Len Burman (who is now at the Maxwell School at Syracuse, contrary to what the Washington Times printed) has a “festive” and “spirited” take on fiscal policy for the holiday season: he argues that Republicans and Democrats and their fiscally irresponsible ways are like two “evil Santas”–”evil” because these are:
two Santa Clauses who borrow from children to give gifts to their parents.
The two Santas came to Washington in 2000 and threaten to never leave. If we don’t send them packing, Christmas Future could be very bleak indeed…
[I]t’s past time to run the evil Santas out of Washington. Tax cuts don’t pay for themselves. And cutting federal revenues does not restrain the growth of spending (another baseless theory used to justify tax cuts). Instead, tax cuts create the illusion that government services can be purchased at a discount. As Cato Institute President Bill Niskanen has pointed out, that has led to more government, not less.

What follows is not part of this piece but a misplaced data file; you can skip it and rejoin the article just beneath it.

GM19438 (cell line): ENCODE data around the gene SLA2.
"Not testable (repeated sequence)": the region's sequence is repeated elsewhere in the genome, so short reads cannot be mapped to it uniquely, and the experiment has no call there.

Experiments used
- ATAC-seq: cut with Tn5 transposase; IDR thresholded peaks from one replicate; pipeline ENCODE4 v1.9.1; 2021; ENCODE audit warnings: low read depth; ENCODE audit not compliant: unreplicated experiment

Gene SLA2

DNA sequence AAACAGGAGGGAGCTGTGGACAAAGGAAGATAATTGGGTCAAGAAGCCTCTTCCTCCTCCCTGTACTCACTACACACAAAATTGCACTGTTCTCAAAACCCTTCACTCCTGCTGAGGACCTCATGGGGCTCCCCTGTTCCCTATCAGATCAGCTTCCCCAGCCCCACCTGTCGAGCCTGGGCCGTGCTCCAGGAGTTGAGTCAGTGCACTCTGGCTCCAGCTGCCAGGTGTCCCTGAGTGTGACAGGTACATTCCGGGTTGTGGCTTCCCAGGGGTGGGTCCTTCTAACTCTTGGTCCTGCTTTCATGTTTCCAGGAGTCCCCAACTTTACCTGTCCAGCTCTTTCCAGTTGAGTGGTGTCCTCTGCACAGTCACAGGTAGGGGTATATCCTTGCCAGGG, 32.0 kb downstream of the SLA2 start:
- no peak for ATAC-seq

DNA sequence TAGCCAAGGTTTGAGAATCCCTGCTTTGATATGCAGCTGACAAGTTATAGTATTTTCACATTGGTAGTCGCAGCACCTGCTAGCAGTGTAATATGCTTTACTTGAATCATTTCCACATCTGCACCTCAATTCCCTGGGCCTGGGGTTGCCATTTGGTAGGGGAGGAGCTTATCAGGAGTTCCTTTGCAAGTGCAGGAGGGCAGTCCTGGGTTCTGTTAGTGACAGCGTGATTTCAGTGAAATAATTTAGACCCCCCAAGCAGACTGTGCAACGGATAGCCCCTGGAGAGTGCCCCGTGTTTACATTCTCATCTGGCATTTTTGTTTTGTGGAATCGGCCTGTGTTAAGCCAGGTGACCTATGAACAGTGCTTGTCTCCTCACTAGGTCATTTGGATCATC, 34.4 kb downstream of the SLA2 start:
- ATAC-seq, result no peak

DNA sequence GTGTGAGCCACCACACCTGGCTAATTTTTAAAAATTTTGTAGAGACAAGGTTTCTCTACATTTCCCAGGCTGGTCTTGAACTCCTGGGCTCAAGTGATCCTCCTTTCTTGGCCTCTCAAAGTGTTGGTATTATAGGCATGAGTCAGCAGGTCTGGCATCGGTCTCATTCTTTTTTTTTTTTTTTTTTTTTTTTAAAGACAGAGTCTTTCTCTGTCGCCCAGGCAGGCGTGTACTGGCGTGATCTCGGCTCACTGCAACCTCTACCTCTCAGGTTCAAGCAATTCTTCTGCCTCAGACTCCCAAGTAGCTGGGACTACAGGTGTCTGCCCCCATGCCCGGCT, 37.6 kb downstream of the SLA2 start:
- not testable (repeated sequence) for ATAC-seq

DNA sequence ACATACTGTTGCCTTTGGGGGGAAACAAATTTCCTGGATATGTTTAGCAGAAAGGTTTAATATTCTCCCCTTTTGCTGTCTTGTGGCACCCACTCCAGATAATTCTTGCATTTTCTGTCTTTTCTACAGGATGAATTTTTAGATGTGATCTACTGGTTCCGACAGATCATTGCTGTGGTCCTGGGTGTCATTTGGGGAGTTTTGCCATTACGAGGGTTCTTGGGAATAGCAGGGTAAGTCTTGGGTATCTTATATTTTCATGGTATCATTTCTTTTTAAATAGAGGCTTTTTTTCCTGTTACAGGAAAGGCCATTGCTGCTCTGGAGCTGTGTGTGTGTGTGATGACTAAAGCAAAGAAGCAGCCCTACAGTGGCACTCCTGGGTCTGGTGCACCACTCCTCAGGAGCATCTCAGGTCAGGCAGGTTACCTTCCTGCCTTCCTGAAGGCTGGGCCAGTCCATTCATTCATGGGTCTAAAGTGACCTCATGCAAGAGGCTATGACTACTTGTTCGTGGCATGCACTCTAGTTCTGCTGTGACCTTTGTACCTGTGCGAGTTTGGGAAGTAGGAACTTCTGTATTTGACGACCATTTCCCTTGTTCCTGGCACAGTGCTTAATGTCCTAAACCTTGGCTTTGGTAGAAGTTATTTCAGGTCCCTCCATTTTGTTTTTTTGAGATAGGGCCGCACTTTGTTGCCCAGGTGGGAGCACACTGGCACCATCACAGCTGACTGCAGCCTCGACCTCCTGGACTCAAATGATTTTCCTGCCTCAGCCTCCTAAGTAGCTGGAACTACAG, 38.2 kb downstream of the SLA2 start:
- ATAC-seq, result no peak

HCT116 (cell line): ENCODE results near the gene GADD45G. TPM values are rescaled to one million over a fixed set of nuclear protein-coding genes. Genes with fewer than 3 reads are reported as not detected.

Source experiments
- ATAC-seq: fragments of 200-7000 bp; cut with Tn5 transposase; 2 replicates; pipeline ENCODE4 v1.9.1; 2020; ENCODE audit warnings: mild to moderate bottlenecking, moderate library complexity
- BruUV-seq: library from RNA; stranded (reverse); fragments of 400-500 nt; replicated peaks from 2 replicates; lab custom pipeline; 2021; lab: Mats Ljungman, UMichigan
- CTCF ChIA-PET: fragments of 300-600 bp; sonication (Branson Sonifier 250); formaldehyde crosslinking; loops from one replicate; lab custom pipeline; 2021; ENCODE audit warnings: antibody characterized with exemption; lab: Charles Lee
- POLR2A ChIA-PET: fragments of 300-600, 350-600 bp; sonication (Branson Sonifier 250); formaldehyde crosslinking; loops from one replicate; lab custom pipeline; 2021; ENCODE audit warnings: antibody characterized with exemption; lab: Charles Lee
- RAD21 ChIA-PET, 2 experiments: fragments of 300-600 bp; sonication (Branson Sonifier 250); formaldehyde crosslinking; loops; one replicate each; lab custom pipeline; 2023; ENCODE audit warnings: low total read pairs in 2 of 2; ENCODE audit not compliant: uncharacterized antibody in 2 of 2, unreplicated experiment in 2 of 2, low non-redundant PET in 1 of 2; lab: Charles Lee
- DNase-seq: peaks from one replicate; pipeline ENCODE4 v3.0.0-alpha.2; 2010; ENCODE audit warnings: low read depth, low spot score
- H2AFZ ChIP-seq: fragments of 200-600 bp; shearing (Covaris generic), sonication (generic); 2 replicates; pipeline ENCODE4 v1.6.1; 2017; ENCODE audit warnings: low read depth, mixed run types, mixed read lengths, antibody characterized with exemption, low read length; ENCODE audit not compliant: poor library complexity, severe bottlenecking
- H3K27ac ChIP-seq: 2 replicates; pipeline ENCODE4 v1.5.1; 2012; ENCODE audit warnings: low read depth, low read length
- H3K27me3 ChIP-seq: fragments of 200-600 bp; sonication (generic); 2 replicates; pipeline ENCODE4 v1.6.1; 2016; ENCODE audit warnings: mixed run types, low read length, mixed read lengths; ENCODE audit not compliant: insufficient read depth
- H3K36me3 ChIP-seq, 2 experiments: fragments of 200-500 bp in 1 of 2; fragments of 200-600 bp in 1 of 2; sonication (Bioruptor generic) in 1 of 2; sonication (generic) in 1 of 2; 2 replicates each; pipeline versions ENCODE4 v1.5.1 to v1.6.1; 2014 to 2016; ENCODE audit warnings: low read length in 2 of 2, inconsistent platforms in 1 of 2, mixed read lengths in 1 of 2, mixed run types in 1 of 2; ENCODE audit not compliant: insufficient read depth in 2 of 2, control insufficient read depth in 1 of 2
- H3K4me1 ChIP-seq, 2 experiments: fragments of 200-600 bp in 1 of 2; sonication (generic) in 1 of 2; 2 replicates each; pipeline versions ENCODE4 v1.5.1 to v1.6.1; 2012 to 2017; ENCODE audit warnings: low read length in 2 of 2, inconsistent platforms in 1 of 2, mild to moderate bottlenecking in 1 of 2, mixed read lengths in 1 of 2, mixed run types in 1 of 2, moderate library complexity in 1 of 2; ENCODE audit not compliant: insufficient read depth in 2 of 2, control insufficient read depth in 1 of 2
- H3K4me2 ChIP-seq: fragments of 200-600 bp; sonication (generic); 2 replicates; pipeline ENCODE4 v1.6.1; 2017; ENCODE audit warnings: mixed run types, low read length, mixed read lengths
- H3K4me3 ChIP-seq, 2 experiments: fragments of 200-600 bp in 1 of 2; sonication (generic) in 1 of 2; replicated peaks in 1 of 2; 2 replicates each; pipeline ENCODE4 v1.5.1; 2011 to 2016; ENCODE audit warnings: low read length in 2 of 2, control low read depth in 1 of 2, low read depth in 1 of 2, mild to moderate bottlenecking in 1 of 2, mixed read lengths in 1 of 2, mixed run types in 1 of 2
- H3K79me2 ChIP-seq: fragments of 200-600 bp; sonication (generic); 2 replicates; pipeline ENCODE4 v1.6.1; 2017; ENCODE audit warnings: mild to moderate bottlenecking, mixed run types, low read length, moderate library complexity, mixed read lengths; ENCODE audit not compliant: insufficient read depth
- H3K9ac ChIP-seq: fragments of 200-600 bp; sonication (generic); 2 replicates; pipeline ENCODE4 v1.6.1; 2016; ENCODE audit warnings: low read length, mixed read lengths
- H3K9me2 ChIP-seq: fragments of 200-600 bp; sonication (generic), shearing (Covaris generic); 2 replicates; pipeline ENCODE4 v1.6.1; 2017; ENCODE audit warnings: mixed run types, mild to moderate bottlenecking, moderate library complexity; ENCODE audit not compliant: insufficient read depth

Democrats have figured this out. It’s a lot easier to expand government if nobody seems to have to pay the price. To his credit, Mr. Obama has insisted that his major domestic initiative — health reform — be offset by spending cuts and tax increases, but he did not impose the same standard on his new tax cuts. And Democratic activists deride those who lobby for fiscal sanity as “budget scolds” (or worse) because they fear that honest arithmetic will undermine their agenda.
I have more to say about the “derision” of “budget scolds” Len speaks of–some recent examples come from Paul Krugman and even friend-and-former?-budget-scold himself, Stan Collender. But at Concord we’re now scrambling to get out our take on health care reform today before the Senate votes tomorrow morning–and before Santa visits.